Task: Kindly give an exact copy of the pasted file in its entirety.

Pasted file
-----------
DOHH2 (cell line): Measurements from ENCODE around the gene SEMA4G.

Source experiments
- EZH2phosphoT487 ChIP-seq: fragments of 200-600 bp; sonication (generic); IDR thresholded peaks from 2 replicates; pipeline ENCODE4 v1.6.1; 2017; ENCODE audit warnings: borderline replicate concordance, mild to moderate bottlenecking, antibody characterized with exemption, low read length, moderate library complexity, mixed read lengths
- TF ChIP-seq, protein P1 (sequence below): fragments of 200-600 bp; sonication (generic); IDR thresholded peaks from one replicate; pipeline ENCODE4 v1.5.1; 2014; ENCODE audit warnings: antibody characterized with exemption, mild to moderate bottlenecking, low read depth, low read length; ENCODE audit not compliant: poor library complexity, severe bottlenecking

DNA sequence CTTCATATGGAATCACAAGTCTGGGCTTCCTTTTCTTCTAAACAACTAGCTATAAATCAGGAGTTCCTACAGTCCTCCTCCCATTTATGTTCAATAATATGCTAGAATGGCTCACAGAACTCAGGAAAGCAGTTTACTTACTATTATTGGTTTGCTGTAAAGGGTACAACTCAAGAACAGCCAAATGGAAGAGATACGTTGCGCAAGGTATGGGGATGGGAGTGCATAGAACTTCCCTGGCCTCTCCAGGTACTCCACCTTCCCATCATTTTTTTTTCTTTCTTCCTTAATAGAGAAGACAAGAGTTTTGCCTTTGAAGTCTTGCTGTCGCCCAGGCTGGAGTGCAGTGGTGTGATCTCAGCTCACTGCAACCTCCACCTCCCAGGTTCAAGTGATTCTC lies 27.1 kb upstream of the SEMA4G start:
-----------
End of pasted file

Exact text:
DOHH2 (cell line): Measurements from ENCODE around the gene SEMA4G.

Source experiments
- EZH2phosphoT487 ChIP-seq: fragments of 200-600 bp; sonication (generic); IDR thresholded peaks from 2 replicates; pipeline ENCODE4 v1.6.1; 2017; ENCODE audit warnings: borderline replicate concordance, mild to moderate bottlenecking, antibody characterized with exemption, low read length, moderate library complexity, mixed read lengths
- TF ChIP-seq, protein P1 (sequence below): fragments of 200-600 bp; sonication (generic); IDR thresholded peaks from one replicate; pipeline ENCODE4 v1.5.1; 2014; ENCODE audit warnings: antibody characterized with exemption, mild to moderate bottlenecking, low read depth, low read length; ENCODE audit not compliant: poor library complexity, severe bottlenecking

DNA sequence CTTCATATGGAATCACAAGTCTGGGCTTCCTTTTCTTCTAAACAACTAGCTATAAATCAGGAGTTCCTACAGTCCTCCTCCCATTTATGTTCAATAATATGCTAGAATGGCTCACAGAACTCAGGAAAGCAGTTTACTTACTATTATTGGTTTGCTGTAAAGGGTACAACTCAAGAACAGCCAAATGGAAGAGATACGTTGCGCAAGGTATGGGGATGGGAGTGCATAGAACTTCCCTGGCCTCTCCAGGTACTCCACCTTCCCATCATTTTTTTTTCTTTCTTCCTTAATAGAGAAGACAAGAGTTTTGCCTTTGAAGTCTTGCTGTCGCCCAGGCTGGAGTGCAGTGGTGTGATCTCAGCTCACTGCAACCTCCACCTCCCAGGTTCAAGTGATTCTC lies 27.1 kb upstream of the SEMA4G start: